The web server machine 630 serves web pages to one or more web clients, via the network 650. The web server machine 630 also may provide Internet-based services to the web client.

The user machine 690 is a web client (e.g., a web client machine) of the web server machine 630 and is associated with a user (e.g., of a network-based publication system, or of an online marketplace).

The potential buyer machine 680 is associated with a potential buyer of one or more items from the item inventory. The potential buyer machine 680 may be a web client of the web server machine 630.

Any of the machines shown in FIG. 6 may be implemented in a general-purpose computer modified (e.g., programmed) by software to be a special-purpose computer to perform the functions described herein for that machine. For example, a computer system able to implement any one or more of the methodologies described herein is discussed below with respect to FIG. 13. Moreover, any two or more of the machines illustrated in FIG. 6 may be combined into a single machine, and the functions described herein for a single machine may be subdivided among multiple machines.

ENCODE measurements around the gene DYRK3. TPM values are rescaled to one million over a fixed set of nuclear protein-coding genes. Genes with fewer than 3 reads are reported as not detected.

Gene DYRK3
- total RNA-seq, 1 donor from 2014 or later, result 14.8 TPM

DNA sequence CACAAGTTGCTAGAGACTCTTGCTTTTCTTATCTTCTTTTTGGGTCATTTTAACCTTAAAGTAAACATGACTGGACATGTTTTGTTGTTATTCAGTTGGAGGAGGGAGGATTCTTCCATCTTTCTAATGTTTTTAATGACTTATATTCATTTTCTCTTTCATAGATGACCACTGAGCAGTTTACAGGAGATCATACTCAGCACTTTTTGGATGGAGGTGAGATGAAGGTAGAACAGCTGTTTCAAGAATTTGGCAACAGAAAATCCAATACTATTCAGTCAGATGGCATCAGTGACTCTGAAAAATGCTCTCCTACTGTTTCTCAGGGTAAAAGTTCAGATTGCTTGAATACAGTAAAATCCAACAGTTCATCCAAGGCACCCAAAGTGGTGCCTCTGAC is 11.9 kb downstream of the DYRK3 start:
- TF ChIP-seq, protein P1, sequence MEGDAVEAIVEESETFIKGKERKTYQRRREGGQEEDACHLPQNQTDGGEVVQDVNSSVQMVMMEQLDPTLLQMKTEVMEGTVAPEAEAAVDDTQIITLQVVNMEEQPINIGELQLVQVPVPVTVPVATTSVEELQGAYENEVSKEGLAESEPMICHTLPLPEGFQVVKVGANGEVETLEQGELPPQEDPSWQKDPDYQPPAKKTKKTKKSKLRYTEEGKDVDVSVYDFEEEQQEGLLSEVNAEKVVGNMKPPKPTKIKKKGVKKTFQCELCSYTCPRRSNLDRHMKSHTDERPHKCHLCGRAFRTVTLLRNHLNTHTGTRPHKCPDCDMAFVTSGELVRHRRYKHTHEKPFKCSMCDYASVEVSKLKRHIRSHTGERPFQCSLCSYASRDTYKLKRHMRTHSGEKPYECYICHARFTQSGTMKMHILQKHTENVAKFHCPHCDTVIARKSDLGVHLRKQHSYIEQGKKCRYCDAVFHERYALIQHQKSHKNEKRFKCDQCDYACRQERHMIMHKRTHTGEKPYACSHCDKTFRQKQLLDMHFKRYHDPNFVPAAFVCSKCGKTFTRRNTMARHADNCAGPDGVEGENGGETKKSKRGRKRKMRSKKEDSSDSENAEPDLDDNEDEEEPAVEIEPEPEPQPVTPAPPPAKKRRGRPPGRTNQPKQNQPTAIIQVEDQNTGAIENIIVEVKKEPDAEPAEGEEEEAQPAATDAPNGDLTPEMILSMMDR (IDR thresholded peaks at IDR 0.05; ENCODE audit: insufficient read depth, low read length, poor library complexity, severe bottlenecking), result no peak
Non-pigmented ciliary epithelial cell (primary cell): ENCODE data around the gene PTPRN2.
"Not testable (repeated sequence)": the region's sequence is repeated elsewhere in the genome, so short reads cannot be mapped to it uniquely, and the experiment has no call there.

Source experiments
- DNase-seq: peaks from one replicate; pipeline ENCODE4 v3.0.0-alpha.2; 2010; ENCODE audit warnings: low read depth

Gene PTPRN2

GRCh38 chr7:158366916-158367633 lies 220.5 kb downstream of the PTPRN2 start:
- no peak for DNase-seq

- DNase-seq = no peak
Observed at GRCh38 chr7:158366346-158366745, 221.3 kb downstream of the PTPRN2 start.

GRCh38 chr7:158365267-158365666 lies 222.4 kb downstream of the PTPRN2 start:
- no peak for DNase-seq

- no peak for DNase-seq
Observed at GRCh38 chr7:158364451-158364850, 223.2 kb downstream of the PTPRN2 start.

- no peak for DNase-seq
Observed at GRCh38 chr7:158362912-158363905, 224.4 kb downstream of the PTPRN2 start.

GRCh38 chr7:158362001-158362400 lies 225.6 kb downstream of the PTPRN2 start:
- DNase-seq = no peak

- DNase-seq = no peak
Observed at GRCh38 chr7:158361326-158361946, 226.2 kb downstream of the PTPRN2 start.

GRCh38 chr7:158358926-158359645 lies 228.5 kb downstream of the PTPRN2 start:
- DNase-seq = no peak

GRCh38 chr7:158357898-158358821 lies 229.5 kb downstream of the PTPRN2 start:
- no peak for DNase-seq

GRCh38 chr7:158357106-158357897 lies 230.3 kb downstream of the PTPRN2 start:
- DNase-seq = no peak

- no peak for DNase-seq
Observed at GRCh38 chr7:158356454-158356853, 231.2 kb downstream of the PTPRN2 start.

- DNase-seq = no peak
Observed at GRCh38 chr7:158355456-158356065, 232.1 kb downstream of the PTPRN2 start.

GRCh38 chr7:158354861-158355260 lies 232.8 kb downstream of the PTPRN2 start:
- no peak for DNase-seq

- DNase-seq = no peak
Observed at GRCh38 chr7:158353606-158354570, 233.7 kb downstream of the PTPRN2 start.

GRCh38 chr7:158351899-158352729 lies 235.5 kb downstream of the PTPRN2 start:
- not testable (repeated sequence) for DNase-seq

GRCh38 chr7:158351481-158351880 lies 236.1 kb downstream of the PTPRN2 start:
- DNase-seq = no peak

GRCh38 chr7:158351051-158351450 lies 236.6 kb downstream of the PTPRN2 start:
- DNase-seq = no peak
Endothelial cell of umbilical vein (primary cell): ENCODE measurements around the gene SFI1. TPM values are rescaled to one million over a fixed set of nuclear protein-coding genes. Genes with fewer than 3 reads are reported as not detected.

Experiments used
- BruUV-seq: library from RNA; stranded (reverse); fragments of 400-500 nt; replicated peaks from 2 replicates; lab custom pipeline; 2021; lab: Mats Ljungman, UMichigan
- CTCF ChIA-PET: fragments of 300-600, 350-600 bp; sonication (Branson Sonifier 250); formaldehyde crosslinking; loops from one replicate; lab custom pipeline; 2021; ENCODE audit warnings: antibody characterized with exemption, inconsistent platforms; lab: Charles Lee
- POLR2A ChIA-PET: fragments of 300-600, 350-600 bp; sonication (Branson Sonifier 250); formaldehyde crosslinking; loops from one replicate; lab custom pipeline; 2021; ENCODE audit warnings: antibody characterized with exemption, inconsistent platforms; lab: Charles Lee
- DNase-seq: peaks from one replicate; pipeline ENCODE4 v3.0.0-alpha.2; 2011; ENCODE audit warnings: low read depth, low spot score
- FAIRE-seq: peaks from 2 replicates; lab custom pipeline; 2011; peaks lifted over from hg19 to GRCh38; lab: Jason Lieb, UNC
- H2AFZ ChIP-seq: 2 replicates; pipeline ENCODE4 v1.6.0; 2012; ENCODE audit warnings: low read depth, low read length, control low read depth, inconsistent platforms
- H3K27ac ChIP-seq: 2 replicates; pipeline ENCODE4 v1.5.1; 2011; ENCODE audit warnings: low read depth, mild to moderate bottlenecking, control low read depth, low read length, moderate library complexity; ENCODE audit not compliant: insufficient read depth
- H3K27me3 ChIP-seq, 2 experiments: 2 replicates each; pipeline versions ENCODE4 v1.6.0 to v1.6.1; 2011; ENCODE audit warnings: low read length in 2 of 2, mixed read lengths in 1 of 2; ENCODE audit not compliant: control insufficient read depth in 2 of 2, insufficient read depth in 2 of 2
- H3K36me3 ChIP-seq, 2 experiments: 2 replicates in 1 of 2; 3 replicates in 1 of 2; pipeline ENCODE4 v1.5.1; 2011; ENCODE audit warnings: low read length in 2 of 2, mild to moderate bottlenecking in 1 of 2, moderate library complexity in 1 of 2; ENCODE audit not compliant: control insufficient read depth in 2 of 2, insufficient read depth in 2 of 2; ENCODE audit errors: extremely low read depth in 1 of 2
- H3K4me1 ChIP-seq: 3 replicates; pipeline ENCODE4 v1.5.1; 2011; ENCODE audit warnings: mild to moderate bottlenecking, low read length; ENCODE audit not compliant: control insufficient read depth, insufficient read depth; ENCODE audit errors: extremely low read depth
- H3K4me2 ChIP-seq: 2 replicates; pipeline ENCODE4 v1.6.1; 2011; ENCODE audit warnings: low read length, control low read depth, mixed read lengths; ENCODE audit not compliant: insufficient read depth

The network 650 may be any network that enables communication between machines (e.g., the web server machine 630 and the potential buyer machine 680). Accordingly, the network 650 may be a wired network, a wireless network, or any suitable combination thereof. The network 650 may include one or more portions that constitute a private network, a public network (e.g., the Internet), or any suitable combination thereof.

FIG. 7 illustrates the clustering and recommendation machine 610, according to example embodiments. The clustering and recommendation machine 610 includes an access module 710, a probability module 720, a determination module 730, an estimation module 740, and a recommendation module 750. Any of these modules may be implemented in hardware, as described in greater detail below following the discussion of FIG. 13.